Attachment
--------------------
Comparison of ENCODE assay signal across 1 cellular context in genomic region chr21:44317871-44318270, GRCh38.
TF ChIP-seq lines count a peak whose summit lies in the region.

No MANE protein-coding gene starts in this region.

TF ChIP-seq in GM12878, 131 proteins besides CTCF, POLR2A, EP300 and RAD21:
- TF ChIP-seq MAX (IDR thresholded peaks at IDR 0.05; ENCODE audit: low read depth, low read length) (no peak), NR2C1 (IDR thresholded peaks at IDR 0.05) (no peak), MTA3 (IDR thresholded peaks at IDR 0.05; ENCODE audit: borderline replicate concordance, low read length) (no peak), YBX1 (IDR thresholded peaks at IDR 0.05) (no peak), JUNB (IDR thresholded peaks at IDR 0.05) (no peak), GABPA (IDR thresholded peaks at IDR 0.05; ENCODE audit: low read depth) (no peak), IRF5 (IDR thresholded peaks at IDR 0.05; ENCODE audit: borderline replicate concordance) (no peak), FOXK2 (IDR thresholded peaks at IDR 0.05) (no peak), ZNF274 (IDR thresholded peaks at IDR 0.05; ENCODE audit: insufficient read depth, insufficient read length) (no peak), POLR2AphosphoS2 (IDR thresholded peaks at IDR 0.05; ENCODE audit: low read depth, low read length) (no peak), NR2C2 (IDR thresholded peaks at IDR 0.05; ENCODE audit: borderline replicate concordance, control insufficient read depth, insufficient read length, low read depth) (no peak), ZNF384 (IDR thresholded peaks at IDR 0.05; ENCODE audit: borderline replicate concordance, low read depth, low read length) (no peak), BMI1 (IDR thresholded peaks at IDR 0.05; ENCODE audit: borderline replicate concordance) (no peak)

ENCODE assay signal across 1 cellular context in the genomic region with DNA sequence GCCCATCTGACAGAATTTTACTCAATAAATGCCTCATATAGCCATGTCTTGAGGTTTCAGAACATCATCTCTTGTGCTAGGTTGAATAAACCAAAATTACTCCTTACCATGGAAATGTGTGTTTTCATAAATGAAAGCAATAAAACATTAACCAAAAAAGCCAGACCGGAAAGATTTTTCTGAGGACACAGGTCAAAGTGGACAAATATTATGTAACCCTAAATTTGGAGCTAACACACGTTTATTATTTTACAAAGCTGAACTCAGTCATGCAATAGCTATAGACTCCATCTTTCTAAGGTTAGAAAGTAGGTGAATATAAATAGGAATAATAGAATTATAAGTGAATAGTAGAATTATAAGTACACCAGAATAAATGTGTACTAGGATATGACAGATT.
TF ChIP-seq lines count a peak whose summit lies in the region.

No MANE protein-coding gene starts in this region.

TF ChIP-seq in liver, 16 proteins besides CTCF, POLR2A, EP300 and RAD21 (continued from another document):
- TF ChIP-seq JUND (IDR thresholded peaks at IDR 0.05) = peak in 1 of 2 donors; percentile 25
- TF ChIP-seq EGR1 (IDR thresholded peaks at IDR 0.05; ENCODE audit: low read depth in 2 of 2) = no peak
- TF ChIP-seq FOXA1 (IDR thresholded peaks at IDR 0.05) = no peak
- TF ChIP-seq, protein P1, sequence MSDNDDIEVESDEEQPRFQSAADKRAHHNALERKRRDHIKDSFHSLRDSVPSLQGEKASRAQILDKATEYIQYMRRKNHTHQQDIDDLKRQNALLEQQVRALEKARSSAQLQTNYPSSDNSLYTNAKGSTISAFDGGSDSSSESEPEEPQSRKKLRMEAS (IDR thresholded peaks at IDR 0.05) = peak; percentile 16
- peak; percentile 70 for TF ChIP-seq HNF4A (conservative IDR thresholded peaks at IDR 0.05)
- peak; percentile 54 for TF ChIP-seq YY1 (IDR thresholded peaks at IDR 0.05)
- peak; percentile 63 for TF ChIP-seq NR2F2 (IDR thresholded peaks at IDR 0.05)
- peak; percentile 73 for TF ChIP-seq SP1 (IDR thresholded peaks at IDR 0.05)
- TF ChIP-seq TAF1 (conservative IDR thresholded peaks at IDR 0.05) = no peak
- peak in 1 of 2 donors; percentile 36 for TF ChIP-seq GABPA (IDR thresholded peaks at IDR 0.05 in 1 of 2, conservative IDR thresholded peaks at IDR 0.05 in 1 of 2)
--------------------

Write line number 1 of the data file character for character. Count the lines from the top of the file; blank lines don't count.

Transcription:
Comparison of ENCODE assay signal across 1 cellular context in genomic region chr21:44317871-44318270, GRCh38.